Blue Origin's suborbital spacecraft completes first test flight
Sen—Blue Origin, a commercial spaceflight company set up by Amazon founder Jeff Bezos, completed the first test flight of its New Shepard suborbital vehicle on Wednesday, April 29.
The spacecraft, which was unmanned for the test, lifted off from the company's west Texas facility, powered by its BE-3 liquid oyxgen and liquid hydrogen engine, which recently completed its test program. The BE-3 engine powered New Shepard through Mach 3 to reach the planned altitude of 307,000 ft (94,000 metres).
New Shepard consists of a pressurized capsule, designed to carry up to six passengers, and a booster.
"The in-space separation of the crew capsule from the propulsion module was perfect. Any astronauts on board would have had a very nice journey into space and a smooth return," wrote Jeff Bezos on the company's web site.
The New Shepard capsule safely returned to land under its parachutes. The only glitch during the test flight was the failure to recover the booster due to lost pressure in the hydraulic system during descent, explained Bezos. The separated booster was intended to make its own vertical touchdown, independent of the capsule.
Like SpaceX, Blue Origin is focused on reusability and has designed its rockets to land back near the launch site after delivering their payloads into space. This approach—known as Vertical Takeoff Vertical Landing (VTVL)—will enable the rocket boosters to be reused and turned around quickly for the next flight, ultimately reducing the cost of reaching space.
New Shepard is being developed as a suborbital vehicle that will eventually carry passengers over the 100 km Kármán Line (328,084 ft), an internationally recognised definition of space.
Dozens of unmanned test flights are planned before the company's pilots ride aboard New Shepard. The test program is expected take about two years to complete, after which Blue Origin will open up the service to fee-paying passengers. No pricing has been given yet for the suborbital experience.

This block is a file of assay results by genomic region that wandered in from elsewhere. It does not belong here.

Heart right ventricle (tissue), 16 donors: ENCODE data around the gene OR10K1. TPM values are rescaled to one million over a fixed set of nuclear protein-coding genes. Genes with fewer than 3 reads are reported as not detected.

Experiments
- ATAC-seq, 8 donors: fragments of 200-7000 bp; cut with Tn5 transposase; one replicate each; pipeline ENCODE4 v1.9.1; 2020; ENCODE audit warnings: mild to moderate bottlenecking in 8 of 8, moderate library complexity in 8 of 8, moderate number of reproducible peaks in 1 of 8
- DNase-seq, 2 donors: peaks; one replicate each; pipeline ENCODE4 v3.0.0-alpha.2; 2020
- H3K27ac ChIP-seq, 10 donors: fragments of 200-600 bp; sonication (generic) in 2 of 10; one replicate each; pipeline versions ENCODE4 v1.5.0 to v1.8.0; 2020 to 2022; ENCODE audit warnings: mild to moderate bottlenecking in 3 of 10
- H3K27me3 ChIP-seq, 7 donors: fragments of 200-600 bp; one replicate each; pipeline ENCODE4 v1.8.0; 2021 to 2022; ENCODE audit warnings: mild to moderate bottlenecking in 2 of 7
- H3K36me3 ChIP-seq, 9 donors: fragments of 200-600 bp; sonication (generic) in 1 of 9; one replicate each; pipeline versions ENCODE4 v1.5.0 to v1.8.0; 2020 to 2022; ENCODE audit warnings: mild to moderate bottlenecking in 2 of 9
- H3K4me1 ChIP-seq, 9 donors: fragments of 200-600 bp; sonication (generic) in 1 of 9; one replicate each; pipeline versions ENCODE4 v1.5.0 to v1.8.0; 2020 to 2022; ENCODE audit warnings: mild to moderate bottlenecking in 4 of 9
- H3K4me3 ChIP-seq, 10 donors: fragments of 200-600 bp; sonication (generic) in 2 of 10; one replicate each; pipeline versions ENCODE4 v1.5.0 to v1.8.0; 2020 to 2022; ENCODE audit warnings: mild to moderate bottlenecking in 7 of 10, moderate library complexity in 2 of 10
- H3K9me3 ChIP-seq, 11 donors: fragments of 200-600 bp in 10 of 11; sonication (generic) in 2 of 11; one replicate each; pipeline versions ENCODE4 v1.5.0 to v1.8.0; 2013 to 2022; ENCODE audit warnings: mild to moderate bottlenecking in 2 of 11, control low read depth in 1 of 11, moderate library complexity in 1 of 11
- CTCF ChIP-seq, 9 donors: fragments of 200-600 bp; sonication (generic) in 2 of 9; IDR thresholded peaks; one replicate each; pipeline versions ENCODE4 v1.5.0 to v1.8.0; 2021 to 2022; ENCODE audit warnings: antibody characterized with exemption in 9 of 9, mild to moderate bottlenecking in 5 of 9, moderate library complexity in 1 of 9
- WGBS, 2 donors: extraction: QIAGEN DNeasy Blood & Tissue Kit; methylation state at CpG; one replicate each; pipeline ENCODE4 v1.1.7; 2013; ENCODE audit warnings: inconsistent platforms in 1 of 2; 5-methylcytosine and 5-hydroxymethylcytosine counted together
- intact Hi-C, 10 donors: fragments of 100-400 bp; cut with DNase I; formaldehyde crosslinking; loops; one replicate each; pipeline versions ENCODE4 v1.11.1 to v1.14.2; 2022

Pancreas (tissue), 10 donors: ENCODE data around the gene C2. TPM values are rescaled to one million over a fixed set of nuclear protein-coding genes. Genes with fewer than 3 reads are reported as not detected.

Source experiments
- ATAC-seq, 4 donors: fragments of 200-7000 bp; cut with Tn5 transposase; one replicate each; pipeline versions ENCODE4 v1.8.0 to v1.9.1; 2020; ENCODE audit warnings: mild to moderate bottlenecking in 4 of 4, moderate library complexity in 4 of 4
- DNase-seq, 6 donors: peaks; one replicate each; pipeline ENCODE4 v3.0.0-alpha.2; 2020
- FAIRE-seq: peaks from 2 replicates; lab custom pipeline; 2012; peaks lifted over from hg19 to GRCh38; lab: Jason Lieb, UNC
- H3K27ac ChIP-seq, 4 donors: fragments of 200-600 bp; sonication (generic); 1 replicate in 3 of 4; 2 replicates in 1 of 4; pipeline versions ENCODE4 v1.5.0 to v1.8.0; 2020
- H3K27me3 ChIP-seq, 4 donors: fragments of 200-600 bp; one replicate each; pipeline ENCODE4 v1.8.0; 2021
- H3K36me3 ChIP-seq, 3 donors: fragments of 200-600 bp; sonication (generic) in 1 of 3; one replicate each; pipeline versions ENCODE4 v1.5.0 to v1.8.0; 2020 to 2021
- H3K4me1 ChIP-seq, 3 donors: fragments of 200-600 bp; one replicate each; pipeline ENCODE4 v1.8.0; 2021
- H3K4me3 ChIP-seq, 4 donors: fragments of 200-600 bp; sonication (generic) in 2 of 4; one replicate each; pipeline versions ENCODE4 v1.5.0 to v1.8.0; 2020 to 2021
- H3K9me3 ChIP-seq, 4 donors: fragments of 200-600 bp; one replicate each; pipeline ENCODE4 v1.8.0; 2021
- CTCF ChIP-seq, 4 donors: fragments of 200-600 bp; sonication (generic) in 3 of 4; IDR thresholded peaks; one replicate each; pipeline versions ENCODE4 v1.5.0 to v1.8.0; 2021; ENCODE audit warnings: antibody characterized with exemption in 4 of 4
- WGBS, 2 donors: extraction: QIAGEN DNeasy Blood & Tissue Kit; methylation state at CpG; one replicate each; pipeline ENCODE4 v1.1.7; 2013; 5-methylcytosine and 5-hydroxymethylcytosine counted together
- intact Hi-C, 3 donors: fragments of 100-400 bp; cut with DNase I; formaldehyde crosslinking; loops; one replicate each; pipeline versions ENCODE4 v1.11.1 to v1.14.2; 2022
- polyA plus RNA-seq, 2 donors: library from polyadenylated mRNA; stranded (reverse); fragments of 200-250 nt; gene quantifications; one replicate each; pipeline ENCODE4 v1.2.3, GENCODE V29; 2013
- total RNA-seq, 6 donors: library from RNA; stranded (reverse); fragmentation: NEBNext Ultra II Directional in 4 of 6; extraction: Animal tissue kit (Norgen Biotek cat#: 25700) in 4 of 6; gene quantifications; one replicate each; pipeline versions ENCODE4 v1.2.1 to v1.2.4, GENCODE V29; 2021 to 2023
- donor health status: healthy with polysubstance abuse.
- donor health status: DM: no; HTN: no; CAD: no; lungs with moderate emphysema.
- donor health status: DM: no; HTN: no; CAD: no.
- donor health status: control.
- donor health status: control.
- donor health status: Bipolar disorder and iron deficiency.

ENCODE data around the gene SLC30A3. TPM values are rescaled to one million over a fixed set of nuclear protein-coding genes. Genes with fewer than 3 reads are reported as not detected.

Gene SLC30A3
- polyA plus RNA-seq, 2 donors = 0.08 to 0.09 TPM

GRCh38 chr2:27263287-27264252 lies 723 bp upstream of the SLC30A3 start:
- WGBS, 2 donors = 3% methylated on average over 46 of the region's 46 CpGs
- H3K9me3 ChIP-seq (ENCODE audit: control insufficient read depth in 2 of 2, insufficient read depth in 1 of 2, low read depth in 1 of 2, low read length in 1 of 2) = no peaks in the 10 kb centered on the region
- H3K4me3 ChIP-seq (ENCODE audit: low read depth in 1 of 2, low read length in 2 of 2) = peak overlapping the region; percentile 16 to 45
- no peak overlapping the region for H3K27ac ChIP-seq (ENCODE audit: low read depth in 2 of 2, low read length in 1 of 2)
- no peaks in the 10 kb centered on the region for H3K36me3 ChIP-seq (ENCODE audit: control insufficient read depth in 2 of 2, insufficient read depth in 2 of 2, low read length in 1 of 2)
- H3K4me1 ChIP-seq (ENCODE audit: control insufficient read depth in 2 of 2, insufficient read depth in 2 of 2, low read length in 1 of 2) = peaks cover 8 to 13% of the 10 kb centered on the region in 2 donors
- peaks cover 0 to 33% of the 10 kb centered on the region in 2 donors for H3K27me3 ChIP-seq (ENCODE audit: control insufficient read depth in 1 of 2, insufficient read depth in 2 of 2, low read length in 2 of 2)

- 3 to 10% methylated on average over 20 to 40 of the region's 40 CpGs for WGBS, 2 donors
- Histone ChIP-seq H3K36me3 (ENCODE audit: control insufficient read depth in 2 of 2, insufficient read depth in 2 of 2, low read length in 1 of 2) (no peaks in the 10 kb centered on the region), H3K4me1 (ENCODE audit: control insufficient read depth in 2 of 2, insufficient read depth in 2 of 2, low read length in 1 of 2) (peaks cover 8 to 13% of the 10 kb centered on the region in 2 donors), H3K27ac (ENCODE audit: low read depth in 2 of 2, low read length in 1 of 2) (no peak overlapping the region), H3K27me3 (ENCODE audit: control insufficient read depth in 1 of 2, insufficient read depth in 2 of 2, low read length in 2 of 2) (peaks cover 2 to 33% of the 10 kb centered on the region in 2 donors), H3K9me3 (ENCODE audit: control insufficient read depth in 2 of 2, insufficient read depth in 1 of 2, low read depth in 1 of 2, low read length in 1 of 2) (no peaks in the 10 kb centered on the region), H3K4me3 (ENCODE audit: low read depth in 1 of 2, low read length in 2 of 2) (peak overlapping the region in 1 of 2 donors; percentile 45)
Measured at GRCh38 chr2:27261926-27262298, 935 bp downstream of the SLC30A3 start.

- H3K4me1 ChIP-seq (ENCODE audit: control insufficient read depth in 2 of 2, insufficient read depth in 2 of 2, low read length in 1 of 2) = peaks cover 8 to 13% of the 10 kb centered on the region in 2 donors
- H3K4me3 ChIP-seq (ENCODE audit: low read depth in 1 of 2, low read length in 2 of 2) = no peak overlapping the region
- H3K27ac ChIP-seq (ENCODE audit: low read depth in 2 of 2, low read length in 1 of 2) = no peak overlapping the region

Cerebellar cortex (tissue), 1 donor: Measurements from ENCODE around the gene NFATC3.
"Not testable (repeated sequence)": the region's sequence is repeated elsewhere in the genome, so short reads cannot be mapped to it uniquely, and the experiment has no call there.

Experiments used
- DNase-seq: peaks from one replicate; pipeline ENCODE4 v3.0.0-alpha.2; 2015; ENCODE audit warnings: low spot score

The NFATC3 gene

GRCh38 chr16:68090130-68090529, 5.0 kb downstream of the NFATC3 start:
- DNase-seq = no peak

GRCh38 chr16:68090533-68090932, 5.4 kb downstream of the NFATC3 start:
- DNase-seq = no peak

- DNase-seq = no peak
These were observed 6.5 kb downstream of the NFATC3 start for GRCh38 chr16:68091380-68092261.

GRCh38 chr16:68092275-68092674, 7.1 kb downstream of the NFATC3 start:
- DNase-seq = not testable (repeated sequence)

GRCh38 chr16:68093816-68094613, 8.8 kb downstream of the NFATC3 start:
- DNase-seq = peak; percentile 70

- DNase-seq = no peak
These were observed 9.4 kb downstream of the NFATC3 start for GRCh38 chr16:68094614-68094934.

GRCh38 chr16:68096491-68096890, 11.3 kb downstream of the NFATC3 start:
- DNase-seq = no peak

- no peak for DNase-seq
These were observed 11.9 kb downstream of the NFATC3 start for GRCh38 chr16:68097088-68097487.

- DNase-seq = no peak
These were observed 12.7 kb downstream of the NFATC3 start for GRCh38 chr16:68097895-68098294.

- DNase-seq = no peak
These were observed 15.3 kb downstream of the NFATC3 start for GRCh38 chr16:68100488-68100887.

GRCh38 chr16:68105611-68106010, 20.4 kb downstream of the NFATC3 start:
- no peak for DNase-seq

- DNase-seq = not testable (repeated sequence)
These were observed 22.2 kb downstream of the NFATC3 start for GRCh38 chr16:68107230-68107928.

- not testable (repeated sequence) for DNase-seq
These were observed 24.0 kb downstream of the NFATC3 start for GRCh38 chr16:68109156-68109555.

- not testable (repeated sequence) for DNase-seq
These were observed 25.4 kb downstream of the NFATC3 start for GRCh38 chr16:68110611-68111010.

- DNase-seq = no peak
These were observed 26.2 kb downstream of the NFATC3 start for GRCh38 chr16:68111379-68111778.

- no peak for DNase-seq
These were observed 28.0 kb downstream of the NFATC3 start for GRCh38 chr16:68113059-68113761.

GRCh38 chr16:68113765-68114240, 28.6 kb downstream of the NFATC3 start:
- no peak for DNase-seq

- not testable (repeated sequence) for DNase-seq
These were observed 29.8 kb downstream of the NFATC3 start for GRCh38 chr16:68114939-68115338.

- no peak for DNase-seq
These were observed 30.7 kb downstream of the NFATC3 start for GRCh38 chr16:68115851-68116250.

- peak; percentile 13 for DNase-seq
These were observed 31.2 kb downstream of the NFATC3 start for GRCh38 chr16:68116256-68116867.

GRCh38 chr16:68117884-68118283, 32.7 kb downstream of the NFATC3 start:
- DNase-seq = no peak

Suborbital spaceflights are also being developed by Virgin Galactic and XCOR Aerospace, both of which are developing vehicles which start their journey on runways, rather than atop a vertical takeoff rocket, to reach space.
Virgin Galactic hopes to resume its testing program later this year with a second SpaceShipTwo, having lost the first one in a tragic accident last October. XCOR Aerospace is set to commence its test flight program later this year too.
As well as building a suborbital vehicle, Blue Origin is planning a much bigger version of New Shepard for orbital spaceflight. Bezos explained this approach on his company's web site. He said: "We continue to be big fans of the vertical takeoff, vertical landing architecture. We chose VTVL because it’s scalable to very large size. We’re already designing New Shepard’s sibling, her Very Big Brother—an orbital launch vehicle that is many times New Shepard’s size and is powered by our 550,000 lb-force thrust liquefied natural gas, liquid oxygen BE-4 engine."
Blue Origin's approach of focusing on suborbital flights first and then developing a larger version of the vehicle for orbital flights is reminiscent of NASA's Mercury program, which completed two suborbital flights before reaching orbit as intended on the third flight. New Shepard is in fact named after Alan Shepard, whose suborbital flight aboard the Freedom 7 capsule on May 5, 1961, made him the first American in space.
Graphic showing the flight launch, separation and landing of the booster and capsule. Image credit: Blue Origin.